- Do you feel called upon as the front line of treating eating disorders without the needed skills to be as helpful as you would like?
If yes, we have the course for you!
In this practical course with Lucene Wisniewski, PhD, FAED, you will learn the core competencies needed to conduct the first six sessions of a generalist's approach to disordered eating. You will learn elements drawn from evidence-based protocols to help you identify and assess disordered eating, and decide on an appropriate treatment approach and level of care. During the online live meetings, Dr. Wisniewski will model how to apply core concepts and interventions. Participants will be invited to learn many strategies from the inside-out by trying exercises personally. This will allow you to generalize your experiential learning to work with clients.
At the end of this workshop, participants will be able to:
- Diagnose and assess a client with an eating disorder.
- Describe the core competencies of a generalist's approach to disordered eating
- Identify factors involved in determining the appropriate level of care for a client
- Use initial assessment measures and psychoeducation to create a rationale and treatment plan for changing eating behaviors
- Describe and apply behavioral strategies for treatment of disordered eating behaviors
- Select a multidisciplinary treatment team and assess whether treatment is effective
Register today at http://www.practiceground.org/evidence-based-treatment-and-eating-disorders to secure your spot in this exciting offering. Spaces are limited and 15 colleagues have already signed up!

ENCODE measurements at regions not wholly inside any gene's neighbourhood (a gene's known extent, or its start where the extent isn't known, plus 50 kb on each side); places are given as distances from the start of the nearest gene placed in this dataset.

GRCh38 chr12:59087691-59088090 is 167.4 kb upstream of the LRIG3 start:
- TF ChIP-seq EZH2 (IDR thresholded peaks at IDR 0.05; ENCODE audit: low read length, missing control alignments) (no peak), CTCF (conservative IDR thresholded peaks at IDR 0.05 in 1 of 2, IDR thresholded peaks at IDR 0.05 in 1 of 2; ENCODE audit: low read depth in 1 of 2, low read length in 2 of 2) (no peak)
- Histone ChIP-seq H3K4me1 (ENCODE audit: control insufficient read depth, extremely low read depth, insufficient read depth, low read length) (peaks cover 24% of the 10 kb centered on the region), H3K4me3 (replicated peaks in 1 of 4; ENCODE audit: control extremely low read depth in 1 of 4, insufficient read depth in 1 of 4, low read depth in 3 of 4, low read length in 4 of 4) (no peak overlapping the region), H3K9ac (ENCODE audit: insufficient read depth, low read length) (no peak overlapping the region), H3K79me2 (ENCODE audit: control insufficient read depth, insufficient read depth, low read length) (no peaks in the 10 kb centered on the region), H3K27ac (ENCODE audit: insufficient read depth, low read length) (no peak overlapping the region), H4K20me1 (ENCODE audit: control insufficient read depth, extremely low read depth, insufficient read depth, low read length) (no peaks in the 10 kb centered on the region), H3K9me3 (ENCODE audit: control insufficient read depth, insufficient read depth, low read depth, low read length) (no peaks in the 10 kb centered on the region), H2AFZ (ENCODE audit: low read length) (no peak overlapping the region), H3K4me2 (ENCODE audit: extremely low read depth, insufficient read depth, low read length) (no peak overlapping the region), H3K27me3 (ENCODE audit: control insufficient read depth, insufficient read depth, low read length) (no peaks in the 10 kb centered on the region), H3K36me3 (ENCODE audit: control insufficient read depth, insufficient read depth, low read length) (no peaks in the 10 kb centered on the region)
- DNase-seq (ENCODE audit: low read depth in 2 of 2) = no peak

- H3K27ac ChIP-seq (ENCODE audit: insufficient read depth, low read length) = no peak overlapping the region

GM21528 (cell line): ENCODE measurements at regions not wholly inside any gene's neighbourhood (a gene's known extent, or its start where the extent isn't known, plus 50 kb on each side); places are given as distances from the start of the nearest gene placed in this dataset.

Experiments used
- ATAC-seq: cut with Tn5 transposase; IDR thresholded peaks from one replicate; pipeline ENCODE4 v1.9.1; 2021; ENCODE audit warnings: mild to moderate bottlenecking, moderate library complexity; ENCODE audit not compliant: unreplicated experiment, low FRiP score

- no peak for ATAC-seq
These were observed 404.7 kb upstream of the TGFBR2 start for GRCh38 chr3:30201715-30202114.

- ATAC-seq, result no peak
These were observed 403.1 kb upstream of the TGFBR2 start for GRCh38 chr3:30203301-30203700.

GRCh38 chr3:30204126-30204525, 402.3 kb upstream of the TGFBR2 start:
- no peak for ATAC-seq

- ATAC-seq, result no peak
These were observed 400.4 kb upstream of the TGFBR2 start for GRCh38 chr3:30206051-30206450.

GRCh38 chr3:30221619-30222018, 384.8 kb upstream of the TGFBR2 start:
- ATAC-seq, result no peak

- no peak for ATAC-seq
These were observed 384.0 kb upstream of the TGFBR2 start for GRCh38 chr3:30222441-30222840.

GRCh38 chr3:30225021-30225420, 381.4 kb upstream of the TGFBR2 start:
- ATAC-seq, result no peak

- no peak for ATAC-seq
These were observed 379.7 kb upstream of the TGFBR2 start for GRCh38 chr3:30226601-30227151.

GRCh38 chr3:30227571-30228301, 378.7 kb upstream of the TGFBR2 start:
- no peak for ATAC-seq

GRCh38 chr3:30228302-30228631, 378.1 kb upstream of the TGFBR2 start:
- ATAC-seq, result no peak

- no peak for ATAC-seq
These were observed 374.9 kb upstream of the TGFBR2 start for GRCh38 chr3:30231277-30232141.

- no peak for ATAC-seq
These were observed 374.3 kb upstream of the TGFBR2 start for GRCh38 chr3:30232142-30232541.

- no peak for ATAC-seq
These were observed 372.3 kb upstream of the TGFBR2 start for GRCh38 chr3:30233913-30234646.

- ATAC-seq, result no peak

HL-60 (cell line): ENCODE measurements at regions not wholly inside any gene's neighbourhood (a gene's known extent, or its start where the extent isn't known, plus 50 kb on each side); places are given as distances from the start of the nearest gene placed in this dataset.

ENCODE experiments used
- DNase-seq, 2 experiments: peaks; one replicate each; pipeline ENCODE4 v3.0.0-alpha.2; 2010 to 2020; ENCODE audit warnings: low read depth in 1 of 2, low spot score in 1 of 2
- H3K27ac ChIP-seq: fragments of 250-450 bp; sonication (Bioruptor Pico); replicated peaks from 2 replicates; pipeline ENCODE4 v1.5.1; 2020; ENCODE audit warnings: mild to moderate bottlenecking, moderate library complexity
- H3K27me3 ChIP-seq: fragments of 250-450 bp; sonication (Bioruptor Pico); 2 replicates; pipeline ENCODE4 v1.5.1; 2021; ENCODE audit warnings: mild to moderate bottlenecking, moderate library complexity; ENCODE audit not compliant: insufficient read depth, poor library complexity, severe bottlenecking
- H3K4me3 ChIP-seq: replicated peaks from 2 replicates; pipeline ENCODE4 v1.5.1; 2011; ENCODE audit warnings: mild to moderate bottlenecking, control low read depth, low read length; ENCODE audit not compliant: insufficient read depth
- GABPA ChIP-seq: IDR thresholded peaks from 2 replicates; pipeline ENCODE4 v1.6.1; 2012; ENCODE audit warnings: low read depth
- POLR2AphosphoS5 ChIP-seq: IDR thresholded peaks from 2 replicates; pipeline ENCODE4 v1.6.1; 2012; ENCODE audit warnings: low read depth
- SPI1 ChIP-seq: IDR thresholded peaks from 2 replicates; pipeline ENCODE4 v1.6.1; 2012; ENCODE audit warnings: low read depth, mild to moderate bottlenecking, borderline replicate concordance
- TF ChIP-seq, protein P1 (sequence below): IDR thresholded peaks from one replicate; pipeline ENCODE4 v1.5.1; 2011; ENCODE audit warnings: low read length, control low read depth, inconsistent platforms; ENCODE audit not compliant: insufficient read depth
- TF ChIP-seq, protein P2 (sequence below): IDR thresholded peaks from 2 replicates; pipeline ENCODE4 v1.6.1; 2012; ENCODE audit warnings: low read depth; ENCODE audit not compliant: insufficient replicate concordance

The Compassionate Supervisor Webinar
Wednesday, September 27th from 8-9:30am pacific/11am-12:30pm Eastern/3-4:30pm GMT
Compassion-focused therapy offers an extremely useful method to support the self-reflection needed to do your best clinical work. Join us for an exciting single session webinar with Tobyn Bell to:
- Learn about compassion-focused therapy (CFT) from the inside out
- Practice CFT exercises adapted specifically to develop compassion in mental health professionals
- Experience a powerful self-practice, self-reflection model for therapist development
- Reduce unhelpful worry, rumination and self-criticism whilst increasing self-reflection, attentional flexibility and approach behavior in your professional life
According to past studies by Paul Gilbert and Kristen Neff, self-compassion is associated with significantly lower levels of depression, anxiety symptoms, self-criticism and shame. Self-compassion has also been shown to support the moderation of negative emotions after receiving ambivalent feedback, increase self-evaluative accuracy when reviewing performance, and to support responsibility-taking for negative events without feeling overwhelmed with emotion. Such findings have important implications for mental health professionals and have inspired adaptations of compassion-focused exercises for therapist self-care and development.
At the end of this webinar, participants will be able to:
- Describe the reasons therapists would benefit from integrating compassion-focused therapy (CFT) exercises into their own practice.
- Explain the implications of compassion research for your therapy and self-care.
- Identify your threats as a therapist including triggers, protective strategies, and unintended consequences.
- Apply soothing-rhythm breathing to prepare your mind and body for self-compassion work.
- Utilize mental imagery practices specifically adapted to develop therapist self-compassion. This will involve you developing your own 'internal' compassionate supervisor, an exercise researched by the instructor.
- Explain the benefit of using the self-practice, self-reflection model to support your well-being, develop therapeutic skills and increase empathy with clients.
Register today at http://www.practiceground.org/the-compassionate-supervisor to secure your spot at this webinar!